50 Ways plus to Reduce Allergies
Many people suffer from allergies. But not all allergens are seasonal. Millions of people suffer from year-round allergens, such as dust mites, pet dander and mold, which can cause as much trouble for some patients as weeds do for others. This article was put together to give you some ideas on how to fight these allergens.
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Pollen is the dust like reproductive part of plants. It can easily be inhaled, and if you are one of the million people, this will cause allergic reactions. Here are some tips to help:
- Avoid Early Ventures Outside
Avoid going outside between 5-10am. This is when the pollen count is the highest. If you have a pollen allergy, the safest times to go out are late afternoon and immediately after rain.
- Check Pollen Count Daily
Pollen counts measure the amount of airborne allergens present in the air. They are reported as grains per cubic meter of air. Universities, medical centers and clinics provide these counts on a volunteer basis.
- Turn Off Your Swamp Cooler
People with severe pollen allergies may need to tough it out and keep that swamp cooler off during pollen season. Running swamp coolers can irritate allergy symptoms by dragging more pollen into the house.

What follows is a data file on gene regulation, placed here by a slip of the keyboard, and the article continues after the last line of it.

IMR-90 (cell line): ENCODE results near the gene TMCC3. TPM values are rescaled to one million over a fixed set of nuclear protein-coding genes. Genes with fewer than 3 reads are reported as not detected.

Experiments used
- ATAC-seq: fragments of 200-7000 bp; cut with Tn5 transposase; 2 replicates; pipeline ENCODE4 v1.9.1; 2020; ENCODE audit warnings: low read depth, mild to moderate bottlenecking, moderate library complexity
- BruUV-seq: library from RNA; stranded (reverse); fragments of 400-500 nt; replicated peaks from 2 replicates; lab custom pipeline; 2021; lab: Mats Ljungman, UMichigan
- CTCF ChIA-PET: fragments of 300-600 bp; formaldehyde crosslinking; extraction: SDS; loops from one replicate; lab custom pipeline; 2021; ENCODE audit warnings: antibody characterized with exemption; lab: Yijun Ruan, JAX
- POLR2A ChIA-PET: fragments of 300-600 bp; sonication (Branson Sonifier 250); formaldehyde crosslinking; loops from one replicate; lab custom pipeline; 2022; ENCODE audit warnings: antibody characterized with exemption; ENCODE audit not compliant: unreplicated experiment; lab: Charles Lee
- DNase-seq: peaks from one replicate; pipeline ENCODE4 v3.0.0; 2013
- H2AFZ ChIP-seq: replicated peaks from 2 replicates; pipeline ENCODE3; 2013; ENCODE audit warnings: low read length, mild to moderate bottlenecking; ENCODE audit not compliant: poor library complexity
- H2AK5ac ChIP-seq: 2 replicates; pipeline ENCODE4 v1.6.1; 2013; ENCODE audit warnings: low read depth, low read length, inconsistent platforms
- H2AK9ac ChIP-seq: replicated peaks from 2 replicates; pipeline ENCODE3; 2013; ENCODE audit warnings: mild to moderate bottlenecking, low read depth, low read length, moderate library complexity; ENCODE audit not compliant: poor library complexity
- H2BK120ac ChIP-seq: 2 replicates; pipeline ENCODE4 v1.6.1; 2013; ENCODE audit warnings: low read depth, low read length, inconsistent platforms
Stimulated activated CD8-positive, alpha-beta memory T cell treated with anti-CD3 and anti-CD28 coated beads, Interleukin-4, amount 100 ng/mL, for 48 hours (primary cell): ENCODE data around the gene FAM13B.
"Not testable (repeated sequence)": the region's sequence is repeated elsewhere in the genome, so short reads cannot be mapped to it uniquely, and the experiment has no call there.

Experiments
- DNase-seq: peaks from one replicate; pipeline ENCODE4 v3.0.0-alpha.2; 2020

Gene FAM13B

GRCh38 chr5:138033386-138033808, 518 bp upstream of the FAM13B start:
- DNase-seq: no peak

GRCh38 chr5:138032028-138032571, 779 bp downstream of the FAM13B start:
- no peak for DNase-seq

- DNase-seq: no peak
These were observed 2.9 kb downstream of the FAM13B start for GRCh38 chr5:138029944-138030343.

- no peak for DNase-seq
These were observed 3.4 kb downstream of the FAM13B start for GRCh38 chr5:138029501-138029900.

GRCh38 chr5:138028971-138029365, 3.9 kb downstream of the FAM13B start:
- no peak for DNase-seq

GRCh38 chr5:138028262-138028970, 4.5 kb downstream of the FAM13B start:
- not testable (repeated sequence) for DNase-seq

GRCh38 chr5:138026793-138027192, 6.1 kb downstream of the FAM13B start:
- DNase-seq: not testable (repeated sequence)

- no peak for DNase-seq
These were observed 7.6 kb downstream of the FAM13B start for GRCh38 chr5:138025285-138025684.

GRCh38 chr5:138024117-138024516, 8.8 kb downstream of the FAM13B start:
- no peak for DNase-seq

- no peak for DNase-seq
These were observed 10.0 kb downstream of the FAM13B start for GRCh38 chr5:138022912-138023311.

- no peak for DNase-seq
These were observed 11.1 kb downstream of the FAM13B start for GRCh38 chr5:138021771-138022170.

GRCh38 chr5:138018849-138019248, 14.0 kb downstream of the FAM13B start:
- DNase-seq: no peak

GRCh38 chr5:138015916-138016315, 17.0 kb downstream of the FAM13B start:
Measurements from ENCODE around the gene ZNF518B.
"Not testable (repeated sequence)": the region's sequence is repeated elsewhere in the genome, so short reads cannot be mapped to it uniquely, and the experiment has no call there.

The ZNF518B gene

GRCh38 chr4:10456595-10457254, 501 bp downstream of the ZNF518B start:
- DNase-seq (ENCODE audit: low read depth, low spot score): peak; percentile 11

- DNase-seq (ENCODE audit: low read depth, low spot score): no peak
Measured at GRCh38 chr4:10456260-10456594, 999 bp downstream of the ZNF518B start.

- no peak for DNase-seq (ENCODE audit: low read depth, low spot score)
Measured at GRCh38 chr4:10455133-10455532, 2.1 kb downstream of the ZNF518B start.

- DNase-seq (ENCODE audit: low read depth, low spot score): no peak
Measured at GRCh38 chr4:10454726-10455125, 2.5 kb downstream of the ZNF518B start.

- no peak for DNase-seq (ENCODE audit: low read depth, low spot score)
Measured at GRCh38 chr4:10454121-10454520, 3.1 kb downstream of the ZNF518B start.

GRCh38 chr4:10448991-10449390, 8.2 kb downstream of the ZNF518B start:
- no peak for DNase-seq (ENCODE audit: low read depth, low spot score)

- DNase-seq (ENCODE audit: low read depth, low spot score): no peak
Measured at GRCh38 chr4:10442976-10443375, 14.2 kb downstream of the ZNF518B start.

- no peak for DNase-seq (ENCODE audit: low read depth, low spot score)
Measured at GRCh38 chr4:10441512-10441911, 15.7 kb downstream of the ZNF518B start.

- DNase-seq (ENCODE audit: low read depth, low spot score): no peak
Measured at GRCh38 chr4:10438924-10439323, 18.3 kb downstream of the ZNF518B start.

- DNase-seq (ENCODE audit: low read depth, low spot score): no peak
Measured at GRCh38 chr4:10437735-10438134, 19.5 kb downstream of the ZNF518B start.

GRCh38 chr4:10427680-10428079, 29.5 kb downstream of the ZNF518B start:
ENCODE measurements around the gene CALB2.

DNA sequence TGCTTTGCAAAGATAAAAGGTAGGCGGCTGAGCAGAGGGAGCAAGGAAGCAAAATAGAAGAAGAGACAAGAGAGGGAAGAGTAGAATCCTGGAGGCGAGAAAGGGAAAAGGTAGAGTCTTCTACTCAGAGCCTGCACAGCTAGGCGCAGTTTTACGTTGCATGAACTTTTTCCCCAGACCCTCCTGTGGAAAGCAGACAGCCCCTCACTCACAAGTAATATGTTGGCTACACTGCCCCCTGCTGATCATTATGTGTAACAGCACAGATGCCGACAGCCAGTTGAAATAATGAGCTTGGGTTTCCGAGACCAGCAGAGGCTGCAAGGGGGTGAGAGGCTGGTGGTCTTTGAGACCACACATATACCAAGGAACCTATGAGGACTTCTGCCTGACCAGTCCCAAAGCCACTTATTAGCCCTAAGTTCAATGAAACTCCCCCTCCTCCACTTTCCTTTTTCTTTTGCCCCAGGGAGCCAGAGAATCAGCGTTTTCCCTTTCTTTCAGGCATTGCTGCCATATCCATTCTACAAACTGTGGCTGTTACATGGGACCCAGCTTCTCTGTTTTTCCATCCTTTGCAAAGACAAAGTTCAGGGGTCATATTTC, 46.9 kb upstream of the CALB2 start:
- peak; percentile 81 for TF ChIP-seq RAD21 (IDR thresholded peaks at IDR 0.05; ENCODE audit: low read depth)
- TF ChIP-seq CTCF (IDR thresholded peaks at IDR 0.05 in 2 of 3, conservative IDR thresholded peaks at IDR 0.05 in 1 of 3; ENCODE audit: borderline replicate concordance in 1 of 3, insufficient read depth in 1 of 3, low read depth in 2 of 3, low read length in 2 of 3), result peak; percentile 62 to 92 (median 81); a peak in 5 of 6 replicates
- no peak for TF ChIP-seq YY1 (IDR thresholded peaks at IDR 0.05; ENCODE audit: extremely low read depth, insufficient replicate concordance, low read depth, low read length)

- Buy Local Honey
This may help to desensitize you against the pollens in your neighborhood. Many allergy sufferers claim eating local un-pasteurized honey has relieved their symptoms. They recommend you buy some local, unpasteurized honey and have a little of that every day.
- Know Your Plants
Many people look at a colorful field of flowers and think it’s filled with pollen. But those bright colors are there to attract insects, which carry the heavy pollen from plant to plant. The plants that aren’t colorful are the ones that spread pollen…and allergies.
Dust mites are the second biggest allergy cause out there. When dust mites grow, they shed their skin. This is what causes allergic reactions in people. Allergic reactions range from itchy noses and eyes to severe asthma attacks. Here are some ways to combat these little devils:
- Wash Your Bedding
Your bedding needs to be washed in water at least 130° F to kill dust mites. Do this at least once a week. You can also use special laundry additive that kills dust mites. You can find a list of these special additives at: www.onlineallergyrelief.com/laundry/laundry.html.
- Keep Indoor Humidity Low
Dust mites can’t survive below 50% humidity (thrive at 75%-80%). It’s a good idea to keep your home dry. Also, avoid humidifiers in bedrooms. If a sickness requires the use of a humidifier, you can get the same result with a steamy shower. Make sure you thoroughly cleaning the bathroom before and after.
- Let Your Child Sleep With a Washable Stuffed Animal
If your child has allergies, let him sleep with a washable stuffed animal. This way, the dust mites can be regularly gotten rid of. If your child has a non-washable bed-time pal, you can put it in the freezer for 24 hours to kill dust mites.
- Replace Old Mattresses
Depending on the age of your mattress, it can contain between 1 and 10 million dust mites. Unfortunately, unless you have a huge freezer, there’s no way to get rid of them. The best solution is to toss that old mattress and start fresh with a new one.